On top of the model every business needs an operational cash flow forecast going out say 3 months at least. For every day you enter the brought forward balance from yesterday. Then you add and subtract all of the line items of cash inflow and outflow for the day to forecast a closing can balance. It is more than possible for your financing model to show profitability and yet to be insolvent, because you are paying money out before it comes in. Like maybe a big customer pays on the 28th but payroll goes on the 25th...

Cash is king as they say, and a daily cash-flow forecast is the main tool that a financial controller would use to maximise it.



if you issue options, you may have to get a 409a:


SAFE vs. convertible notes:



55555 28 days ago [-]

Can someone please help me understand what common re-vesting schedules are for founders? Like, if I raise seed money, surely I'll have to agree to a reasonable 4-year vesting schedule. But then if I raise a series A, B, and C, do I have to agree to new vesting schedules at each raise? Will I then not fully vest until 4 years after my series C? Do I lose all my vested shares at each raise? On the one hand re-vesting seems unfair to me, but on the other hand if I were to give someone 20 million dollars I wouldn't want them to quit the next day.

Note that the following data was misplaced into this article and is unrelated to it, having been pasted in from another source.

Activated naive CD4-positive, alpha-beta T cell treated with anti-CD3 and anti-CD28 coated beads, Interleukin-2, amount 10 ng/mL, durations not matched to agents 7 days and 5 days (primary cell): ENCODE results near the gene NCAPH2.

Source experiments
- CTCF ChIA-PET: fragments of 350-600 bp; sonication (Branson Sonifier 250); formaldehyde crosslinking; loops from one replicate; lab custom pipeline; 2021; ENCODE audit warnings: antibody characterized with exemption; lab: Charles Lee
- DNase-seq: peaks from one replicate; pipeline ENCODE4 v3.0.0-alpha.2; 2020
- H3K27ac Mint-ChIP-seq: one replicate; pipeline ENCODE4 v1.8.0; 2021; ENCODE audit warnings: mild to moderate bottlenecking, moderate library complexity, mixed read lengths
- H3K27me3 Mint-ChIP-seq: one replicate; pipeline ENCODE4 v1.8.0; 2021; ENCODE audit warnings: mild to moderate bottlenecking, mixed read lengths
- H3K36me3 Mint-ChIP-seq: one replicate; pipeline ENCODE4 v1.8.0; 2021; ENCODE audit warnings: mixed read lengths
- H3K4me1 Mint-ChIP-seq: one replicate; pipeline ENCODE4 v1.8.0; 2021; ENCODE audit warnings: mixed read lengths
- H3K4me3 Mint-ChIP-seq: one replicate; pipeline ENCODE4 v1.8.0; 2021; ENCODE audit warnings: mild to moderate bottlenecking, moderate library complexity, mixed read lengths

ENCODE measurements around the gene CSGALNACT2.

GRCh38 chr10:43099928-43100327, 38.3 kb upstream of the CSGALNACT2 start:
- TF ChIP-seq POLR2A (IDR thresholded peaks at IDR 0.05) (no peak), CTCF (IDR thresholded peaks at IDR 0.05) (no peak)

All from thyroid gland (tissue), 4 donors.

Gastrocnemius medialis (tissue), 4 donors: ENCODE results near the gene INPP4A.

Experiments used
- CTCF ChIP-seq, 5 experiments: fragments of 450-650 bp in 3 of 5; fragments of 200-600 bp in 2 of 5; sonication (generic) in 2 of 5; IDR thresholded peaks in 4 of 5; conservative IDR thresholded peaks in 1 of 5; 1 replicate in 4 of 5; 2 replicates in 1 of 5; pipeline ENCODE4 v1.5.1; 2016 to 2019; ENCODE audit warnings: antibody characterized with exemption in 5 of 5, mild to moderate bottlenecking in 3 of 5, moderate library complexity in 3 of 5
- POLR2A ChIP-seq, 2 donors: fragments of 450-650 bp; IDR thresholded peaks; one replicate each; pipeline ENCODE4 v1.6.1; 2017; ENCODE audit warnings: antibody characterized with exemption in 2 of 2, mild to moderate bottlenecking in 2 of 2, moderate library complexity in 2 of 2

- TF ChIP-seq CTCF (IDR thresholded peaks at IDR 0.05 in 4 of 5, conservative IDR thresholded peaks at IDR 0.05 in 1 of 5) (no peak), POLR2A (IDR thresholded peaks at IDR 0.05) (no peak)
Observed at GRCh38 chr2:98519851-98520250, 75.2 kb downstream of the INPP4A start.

Also, sometimes you hear about founders being fired by their board. In this case, are they getting fully vested or are they just leaving with the equity they had vested at that point in time?

jasonkwon 28 days ago [-]

Re-vesting schedules are all over the map.

Some amount of re-vesting is often required at Series A, but it largely has to do with how vested the founders already are. If for example they've been working on the company for only a year, the existing vesting schedule will probably be left alone. On the other hand, if they've been working on the company for multiple years and are close to fully vested at Series A, it's almost guaranteed that the Series A investor will ask the founder to re-vest some amount of shares (for the reason you describe).

Re-vesting generally does not show up again after the Series A.

If you get fired before you fully vest, whether you leave with the equity you have or all your equity is something you can negotiate as part of the vesting terms.

55555 20 days ago [-]

Thanks Jason "